1.4 The respondent did not claim that the appeal suffered from any other deficiency under Rule 101 EPC nor is the board aware of such a deficiency.

Hence, the appeal is admissible.

2. Admission of the first and second auxiliary requests

2.1 According to Article 13(1) of the Rules of Procedure of the Boards of Appeal (RPBA)

"Any amendment to a party's case after it has filed its grounds of appeal or reply may be admitted and considered at the Board's discretion. The discretion shall be exercised in view of inter alia the complexity of the new subject-matter submitted, the current state of the proceedings and the need for procedural economy".

According to Article 13(3) RPBA

"Amendments sought to be made after oral proceedings have been arranged shall not be admitted if they raise issues which the Board or the other party or parties cannot reasonably be expected to deal with without adjournment of the oral proceedings"

(see the Supplement to OJ EPO 1/2013, 39).

2.2 The claims of the first and second auxiliary requests were first submitted as the second and first auxiliary requests, respectively, with the letter dated 6 June 2013, i.e. after the reply of the respondent to the grounds of appeal, after the summons to oral proceedings dated 5 April 2013, and three weeks prior to the oral proceedings before the board.

2.3 It was not disputed that the appellant had raised an argument based on the fact that document (D1) disclosed the addition of basic copper acetate. This argument was raised for the first time in its letter dated 13 May 2013 (see paragraphs 3.8, 3.9, 3.18 and 3.27 of said letter).

2.4 Document (D1) contains 91 pages; basic copper acetate is disclosed therein only in paragraph [0218] on page 20 as a mere example of a copper compound (B-1), not as a preferred compound. Thus the basic copper acetate disclosed in document (D1) can be considered as a somewhat obscure disclosure that, in the absence of the appellant's argument, would not have had a large claim to the respondent's attention.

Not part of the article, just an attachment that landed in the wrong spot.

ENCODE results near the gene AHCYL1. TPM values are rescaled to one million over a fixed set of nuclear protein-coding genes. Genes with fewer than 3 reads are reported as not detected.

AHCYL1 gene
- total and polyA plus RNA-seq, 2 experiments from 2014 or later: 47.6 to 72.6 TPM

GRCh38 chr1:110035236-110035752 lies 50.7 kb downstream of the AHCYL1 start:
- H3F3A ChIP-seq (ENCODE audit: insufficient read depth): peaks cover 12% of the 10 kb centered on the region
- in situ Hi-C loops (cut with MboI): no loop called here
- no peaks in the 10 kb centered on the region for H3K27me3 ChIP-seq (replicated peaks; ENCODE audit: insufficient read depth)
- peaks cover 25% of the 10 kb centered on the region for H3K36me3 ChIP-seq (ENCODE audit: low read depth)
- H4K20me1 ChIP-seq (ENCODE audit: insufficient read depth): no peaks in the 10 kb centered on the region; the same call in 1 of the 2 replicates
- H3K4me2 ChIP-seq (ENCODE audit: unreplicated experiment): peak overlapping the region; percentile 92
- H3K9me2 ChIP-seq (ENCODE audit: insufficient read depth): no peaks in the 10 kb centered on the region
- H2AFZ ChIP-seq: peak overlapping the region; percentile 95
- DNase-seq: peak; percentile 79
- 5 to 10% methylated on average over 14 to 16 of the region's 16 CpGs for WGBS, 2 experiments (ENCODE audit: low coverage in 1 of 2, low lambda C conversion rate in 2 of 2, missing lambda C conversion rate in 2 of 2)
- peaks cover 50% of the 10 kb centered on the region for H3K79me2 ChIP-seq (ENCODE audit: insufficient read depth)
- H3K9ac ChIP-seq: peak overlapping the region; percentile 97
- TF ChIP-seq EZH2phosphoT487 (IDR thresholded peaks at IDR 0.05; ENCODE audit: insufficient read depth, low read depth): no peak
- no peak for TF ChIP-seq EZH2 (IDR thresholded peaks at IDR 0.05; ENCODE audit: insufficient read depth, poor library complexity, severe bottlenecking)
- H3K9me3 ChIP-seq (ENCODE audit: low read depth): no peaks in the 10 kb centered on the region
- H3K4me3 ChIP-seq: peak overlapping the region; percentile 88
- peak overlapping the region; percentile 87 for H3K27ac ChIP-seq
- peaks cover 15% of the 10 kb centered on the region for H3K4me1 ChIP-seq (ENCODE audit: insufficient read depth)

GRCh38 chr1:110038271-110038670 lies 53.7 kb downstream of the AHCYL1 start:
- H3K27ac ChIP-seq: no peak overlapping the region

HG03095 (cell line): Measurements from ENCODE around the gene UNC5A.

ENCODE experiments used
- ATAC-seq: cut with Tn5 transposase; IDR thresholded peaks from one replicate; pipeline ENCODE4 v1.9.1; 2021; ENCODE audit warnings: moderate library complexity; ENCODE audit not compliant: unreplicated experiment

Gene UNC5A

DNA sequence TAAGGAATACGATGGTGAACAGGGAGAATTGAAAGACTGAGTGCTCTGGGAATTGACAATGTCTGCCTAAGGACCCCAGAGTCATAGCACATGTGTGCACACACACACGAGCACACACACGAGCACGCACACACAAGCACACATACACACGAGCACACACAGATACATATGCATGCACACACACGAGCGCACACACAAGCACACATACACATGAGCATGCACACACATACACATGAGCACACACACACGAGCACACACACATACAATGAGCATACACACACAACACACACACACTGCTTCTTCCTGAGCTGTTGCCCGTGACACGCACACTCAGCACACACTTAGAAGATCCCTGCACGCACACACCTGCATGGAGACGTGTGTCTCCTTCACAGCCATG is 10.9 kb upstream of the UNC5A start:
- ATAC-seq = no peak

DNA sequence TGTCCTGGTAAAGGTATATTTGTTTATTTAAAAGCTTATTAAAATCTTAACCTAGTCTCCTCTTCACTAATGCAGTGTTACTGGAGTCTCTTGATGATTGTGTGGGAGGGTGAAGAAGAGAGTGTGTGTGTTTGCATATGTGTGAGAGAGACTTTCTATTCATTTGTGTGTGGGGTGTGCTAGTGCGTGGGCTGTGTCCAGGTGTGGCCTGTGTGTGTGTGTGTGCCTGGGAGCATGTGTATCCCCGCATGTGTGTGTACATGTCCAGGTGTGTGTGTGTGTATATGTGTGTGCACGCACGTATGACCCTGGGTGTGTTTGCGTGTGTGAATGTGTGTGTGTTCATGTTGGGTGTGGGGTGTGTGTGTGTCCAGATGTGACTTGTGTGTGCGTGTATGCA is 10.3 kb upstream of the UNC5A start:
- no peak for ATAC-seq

2.5 In its auxiliary requests, the respondent excluded basic copper acetate as a carboxylic acid excess-metal salt by

- either requiring that the metal compound (C) is an oxide, hydroxide or carbonate (see the second auxiliary request filed on 6 June 2013, which is now the first auxiliary request)

- or by requiring the carboxylic acid (B) to have from 3 to 50 carbon atoms (which excludes acetic acid; see the first auxiliary request filed on 6 June 2013, which is now the second auxiliary request).

2.6 For these reasons, the filing of the first and second auxiliary requests was an appropriate and timely reaction to an argument of the appellant which was based on a newly presented fact. Not to amend its claims by introducing features from the description would have made it difficult for the respondent to defend its case in view of this new fact. As is evident from point 2.5 above, the amendments are not complex and do not raise issues which would require an adjournment of the oral proceedings.